Although eager to exploit profitable opportunities, Russia generally approaches its commercial relations with the DPRK from a market cost-benefit analysis perspective, which considerably constrains economic ties.

Until recently, a major obstacle to greater Russian-DPRK economic ties has been the large debt that North Korea accumulated during the Soviet period. For years, North Korean negotiators indicated they wanted Moscow to write off the entire $8 billion debt. The Russian government proposed various alternative debt settlement options to the DPRK, including exchanging the debt for investment or tangible property, but the North Koreans rejected these arrangements. Russian negotiators eventually agreed to waive most of the debt as an incentive to secure Pyongyang’s return to Six-Party Talks and to eliminate an obstacle to future economic cooperation.

In contrast to Russia’s frontier with China, the Russia-DPRK border is normally sealed. In November 1998, Russia, China, and North Korea signed a treaty to demarcate their territorial waters on the Tumen River, which borders the three countries. In August 2001, DPRK leader Kim Jong-il made headlines when he crossed through the border post of Hassan in an armored train en route to a 10-day trip to Moscow and St. Petersburg.

Along with China, Russia supports the free economic trade zone in the port city of Rason. Both Russia and China have aggressively developed supply routes to this city, with Russia investing at least $72 million as of early 2008 to restore its trans-Siberian railroad route and China making its own bid for the future trade volume with the construction of a new highway to complement its existing rail networks.

In 2009, Russia went further and pledged to spend $201.8 million to restore the railroad and renovate the city’s largest port. In early January 2010, Kim Jong-il visited the zone and designated Rason a “special city.”

The level of bilateral trade, which predominately involves Russia’s eastern regions, is well under $1 billion.. Russian policy is not to sell defense or nuclear energy items to North Korea, and China provides the DPRK with many other imports at subsidized prices.

In recent years, Pyongyang’s main export to Russia has been labor.

Thousands of North Korean workers are employed in Russia’s timber and construction industries. They provide one of the few means the DPRK has to earn foreign currency besides exporting weapons and inviting foreign companies to set up shop in North Korea, both of which are risky strategies since they expose the regime to external sanctions and internal democratic contagion, a fear that has impeded South Korean companies employing North Korean workers at the Kaesong Industrial Complex.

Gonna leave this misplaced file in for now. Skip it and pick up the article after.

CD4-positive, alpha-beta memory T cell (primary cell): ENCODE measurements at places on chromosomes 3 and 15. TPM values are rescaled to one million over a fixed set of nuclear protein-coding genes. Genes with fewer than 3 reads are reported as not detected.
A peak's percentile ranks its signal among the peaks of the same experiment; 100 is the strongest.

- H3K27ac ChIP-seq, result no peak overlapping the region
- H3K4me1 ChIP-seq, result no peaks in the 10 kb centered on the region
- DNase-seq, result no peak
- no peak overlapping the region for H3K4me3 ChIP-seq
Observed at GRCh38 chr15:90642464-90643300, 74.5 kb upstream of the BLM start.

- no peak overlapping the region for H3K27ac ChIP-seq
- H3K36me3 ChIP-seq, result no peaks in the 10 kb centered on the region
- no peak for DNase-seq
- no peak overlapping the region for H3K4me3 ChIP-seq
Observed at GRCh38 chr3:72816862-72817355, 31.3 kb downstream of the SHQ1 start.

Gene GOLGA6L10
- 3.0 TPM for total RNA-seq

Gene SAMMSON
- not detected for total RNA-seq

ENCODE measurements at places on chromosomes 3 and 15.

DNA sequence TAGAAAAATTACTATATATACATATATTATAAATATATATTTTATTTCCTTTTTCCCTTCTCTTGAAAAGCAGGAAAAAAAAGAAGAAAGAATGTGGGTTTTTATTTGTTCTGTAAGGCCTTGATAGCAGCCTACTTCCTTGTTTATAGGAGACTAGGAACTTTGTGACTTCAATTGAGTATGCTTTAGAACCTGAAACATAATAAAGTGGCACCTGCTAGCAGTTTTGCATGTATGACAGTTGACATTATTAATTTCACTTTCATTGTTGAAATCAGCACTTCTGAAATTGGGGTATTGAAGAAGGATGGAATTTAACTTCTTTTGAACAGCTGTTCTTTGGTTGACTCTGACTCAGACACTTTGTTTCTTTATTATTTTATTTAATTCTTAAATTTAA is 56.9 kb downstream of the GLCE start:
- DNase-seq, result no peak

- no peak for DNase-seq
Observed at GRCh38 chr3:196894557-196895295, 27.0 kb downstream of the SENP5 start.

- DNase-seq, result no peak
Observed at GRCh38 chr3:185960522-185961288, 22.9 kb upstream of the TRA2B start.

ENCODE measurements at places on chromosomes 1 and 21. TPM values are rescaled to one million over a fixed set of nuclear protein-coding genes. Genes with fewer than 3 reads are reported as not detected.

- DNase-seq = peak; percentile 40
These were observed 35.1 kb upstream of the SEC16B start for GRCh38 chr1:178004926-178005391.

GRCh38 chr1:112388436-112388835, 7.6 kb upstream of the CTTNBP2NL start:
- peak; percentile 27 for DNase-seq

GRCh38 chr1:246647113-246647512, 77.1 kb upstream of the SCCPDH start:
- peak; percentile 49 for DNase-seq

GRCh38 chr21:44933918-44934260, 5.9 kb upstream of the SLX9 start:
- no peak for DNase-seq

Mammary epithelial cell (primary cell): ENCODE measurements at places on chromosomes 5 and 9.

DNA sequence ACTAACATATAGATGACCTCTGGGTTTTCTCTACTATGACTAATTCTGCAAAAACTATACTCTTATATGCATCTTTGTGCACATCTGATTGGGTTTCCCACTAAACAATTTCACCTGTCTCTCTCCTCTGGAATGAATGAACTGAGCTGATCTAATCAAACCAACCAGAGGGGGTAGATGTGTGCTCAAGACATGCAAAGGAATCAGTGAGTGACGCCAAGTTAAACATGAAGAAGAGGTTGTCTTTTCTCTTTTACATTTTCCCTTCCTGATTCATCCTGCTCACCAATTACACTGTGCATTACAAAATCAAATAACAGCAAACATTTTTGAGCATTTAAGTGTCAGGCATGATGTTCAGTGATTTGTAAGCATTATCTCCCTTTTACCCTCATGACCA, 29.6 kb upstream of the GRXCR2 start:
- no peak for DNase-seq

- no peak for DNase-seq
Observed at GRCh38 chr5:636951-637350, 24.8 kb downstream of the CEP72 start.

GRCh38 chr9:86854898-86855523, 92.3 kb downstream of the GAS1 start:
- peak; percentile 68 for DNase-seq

According to one Russian source, each of the 5,000 North Koreans in Vladivostok, who typically receive five-year visas, sends the DPRK government some $800 every month. Anything they earn beyond that, such as by undertaking odd jobs for local Russians, they can keep for themselves. In addition, over 1,000 North Koreans work in a network of remote logging camps in Russia’s Amur region, more than 1,500 kilometers from the Russia-DPRK border.

The camps are run by a Russian company that shares their proceeds with the North Korean government.

Some of these laborers tell reporters that they earn a few hundred dollars each month. Others complain that they are not paid regularly and they must work all day in unbearably cold weather with little to eat and frequent work-related injuries.

Thousands of North Korean laborers have reportedly deserted such camps during the past two decades. Some are lucky to find a sympathetic Russian family to stay with or gain the support of Russian human rights groups, but then they live in constant fear of being arrested and deported to North Korea.

Editor’s Note Expanding Russia’s economic stake in the Pacific is a major policy objective for the current Russian leadership.

A very good symbol of this was the hosting of the APEC conference in Vladivostok in the early Fall of 2012.

As one source put it:

The Kremlin’s probably most pressing motive for wooing APEC business to develop its Far East and East Siberia is to counterbalance China’s growing influence in the region. China has flooded local markets with cheap goods and is the main importer of Siberian resources. In a rare official acknowledgment of the threat of Chinese colonization, Prime Minister Dmitry Medvedev said last month that Russia must “protect” its depopulated eastern territories from “excessive” inflow of “citizens of neighboring countries.”